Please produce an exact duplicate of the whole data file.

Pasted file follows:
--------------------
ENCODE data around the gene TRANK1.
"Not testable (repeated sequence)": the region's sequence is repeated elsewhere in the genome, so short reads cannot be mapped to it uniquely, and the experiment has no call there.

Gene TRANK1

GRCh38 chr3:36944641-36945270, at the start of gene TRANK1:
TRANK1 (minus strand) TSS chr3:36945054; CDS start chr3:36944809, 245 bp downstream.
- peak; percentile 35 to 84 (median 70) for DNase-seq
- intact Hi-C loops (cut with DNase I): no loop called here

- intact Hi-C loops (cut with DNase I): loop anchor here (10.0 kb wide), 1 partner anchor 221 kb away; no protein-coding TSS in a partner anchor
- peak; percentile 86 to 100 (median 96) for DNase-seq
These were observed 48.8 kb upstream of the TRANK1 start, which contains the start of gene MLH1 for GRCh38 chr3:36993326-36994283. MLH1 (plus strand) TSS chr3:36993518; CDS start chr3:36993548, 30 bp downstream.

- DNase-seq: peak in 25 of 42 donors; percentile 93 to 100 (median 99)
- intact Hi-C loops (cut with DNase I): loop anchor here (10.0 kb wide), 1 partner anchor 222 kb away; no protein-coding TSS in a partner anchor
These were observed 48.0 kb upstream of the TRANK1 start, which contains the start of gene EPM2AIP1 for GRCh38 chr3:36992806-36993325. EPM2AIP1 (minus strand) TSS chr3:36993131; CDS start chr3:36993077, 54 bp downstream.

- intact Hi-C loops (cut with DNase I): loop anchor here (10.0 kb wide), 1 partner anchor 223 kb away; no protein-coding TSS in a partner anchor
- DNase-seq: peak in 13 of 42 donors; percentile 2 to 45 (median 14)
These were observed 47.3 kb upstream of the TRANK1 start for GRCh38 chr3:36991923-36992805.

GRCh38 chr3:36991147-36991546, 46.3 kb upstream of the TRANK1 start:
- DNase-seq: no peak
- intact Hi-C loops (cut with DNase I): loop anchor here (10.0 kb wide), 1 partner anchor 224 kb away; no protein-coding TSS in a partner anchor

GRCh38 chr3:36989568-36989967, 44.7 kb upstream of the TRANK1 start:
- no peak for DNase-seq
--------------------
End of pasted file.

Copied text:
ENCODE data around the gene TRANK1.
"Not testable (repeated sequence)": the region's sequence is repeated elsewhere in the genome, so short reads cannot be mapped to it uniquely, and the experiment has no call there.

Gene TRANK1

GRCh38 chr3:36944641-36945270, at the start of gene TRANK1:
TRANK1 (minus strand) TSS chr3:36945054; CDS start chr3:36944809, 245 bp downstream.
- peak; percentile 35 to 84 (median 70) for DNase-seq
- intact Hi-C loops (cut with DNase I): no loop called here

- intact Hi-C loops (cut with DNase I): loop anchor here (10.0 kb wide), 1 partner anchor 221 kb away; no protein-coding TSS in a partner anchor
- peak; percentile 86 to 100 (median 96) for DNase-seq
These were observed 48.8 kb upstream of the TRANK1 start, which contains the start of gene MLH1 for GRCh38 chr3:36993326-36994283. MLH1 (plus strand) TSS chr3:36993518; CDS start chr3:36993548, 30 bp downstream.

- DNase-seq: peak in 25 of 42 donors; percentile 93 to 100 (median 99)
- intact Hi-C loops (cut with DNase I): loop anchor here (10.0 kb wide), 1 partner anchor 222 kb away; no protein-coding TSS in a partner anchor
These were observed 48.0 kb upstream of the TRANK1 start, which contains the start of gene EPM2AIP1 for GRCh38 chr3:36992806-36993325. EPM2AIP1 (minus strand) TSS chr3:36993131; CDS start chr3:36993077, 54 bp downstream.

- intact Hi-C loops (cut with DNase I): loop anchor here (10.0 kb wide), 1 partner anchor 223 kb away; no protein-coding TSS in a partner anchor
- DNase-seq: peak in 13 of 42 donors; percentile 2 to 45 (median 14)
These were observed 47.3 kb upstream of the TRANK1 start for GRCh38 chr3:36991923-36992805.

GRCh38 chr3:36991147-36991546, 46.3 kb upstream of the TRANK1 start:
- DNase-seq: no peak
- intact Hi-C loops (cut with DNase I): loop anchor here (10.0 kb wide), 1 partner anchor 224 kb away; no protein-coding TSS in a partner anchor

GRCh38 chr3:36989568-36989967, 44.7 kb upstream of the TRANK1 start:
- no peak for DNase-seq